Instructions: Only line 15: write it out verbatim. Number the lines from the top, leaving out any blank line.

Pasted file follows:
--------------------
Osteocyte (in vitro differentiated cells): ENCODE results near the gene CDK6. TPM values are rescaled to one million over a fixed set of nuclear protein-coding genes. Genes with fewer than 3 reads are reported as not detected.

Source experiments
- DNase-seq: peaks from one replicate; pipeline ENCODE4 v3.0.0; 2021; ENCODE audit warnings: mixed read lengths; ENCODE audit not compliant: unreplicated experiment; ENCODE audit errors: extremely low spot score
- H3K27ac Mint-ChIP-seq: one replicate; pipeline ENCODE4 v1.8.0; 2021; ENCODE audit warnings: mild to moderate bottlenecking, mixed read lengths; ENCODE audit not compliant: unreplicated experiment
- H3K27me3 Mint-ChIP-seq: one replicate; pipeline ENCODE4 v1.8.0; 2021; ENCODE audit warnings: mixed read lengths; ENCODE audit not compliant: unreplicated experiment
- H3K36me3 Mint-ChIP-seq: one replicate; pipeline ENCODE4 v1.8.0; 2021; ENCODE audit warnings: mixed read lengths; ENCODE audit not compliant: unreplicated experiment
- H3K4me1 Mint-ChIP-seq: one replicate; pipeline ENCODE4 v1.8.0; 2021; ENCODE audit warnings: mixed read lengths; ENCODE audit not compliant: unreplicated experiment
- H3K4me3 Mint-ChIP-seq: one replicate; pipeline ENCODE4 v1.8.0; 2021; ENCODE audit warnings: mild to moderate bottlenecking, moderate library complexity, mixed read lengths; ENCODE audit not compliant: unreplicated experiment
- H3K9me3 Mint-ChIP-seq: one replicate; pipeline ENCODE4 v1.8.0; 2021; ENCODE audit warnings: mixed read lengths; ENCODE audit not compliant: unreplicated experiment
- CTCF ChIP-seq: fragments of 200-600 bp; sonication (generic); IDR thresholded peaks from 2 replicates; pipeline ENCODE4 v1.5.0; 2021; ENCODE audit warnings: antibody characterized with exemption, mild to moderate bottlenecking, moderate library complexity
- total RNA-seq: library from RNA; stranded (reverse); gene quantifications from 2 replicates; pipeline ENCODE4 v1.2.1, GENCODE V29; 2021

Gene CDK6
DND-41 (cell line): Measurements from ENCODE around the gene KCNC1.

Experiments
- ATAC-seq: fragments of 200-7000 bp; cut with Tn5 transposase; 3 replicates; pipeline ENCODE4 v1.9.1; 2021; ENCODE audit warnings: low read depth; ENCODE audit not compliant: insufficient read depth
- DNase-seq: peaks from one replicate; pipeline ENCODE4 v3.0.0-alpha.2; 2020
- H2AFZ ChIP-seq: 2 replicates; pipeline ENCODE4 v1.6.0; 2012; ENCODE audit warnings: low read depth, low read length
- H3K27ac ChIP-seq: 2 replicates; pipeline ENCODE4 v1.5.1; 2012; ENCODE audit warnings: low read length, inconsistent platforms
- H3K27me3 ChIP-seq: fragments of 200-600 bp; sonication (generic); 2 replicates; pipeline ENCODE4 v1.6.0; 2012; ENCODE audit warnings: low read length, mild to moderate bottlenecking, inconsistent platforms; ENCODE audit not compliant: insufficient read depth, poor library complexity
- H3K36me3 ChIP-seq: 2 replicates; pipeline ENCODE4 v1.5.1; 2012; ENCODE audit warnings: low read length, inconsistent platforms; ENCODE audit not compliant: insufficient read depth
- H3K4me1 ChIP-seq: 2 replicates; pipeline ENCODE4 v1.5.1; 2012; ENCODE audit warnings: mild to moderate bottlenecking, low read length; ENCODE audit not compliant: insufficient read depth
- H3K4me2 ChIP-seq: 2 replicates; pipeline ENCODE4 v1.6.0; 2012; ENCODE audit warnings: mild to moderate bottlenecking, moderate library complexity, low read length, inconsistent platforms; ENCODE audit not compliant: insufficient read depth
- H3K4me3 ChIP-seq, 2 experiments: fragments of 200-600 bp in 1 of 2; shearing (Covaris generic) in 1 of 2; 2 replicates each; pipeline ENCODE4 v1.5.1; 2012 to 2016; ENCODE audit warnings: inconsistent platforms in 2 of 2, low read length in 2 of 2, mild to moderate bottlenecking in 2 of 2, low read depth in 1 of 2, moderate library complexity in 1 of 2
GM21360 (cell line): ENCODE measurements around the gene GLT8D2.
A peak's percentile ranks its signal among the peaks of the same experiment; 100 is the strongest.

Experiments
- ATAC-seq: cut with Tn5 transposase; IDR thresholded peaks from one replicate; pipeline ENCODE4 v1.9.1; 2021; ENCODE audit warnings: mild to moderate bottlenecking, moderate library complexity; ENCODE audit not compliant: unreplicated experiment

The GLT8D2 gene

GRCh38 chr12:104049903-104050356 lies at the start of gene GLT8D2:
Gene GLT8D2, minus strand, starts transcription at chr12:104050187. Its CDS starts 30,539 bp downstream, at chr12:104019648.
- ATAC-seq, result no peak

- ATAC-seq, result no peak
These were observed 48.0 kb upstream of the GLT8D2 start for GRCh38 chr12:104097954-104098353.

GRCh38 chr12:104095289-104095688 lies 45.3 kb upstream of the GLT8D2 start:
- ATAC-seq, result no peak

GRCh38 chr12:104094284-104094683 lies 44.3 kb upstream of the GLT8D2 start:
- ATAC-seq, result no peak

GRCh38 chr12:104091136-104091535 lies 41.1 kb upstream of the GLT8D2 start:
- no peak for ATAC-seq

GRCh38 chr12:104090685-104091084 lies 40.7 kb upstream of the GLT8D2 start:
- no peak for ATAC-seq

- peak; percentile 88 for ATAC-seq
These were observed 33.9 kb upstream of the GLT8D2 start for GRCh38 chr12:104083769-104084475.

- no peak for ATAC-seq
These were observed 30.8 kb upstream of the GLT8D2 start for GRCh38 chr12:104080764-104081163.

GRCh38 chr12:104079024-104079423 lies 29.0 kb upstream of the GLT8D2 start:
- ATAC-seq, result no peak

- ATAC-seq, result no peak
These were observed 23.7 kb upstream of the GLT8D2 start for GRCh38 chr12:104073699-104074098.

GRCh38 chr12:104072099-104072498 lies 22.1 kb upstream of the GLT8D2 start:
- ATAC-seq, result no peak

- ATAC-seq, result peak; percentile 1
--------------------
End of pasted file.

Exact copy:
- ATAC-seq: fragments of 200-7000 bp; cut with Tn5 transposase; 3 replicates; pipeline ENCODE4 v1.9.1; 2021; ENCODE audit warnings: low read depth; ENCODE audit not compliant: insufficient read depth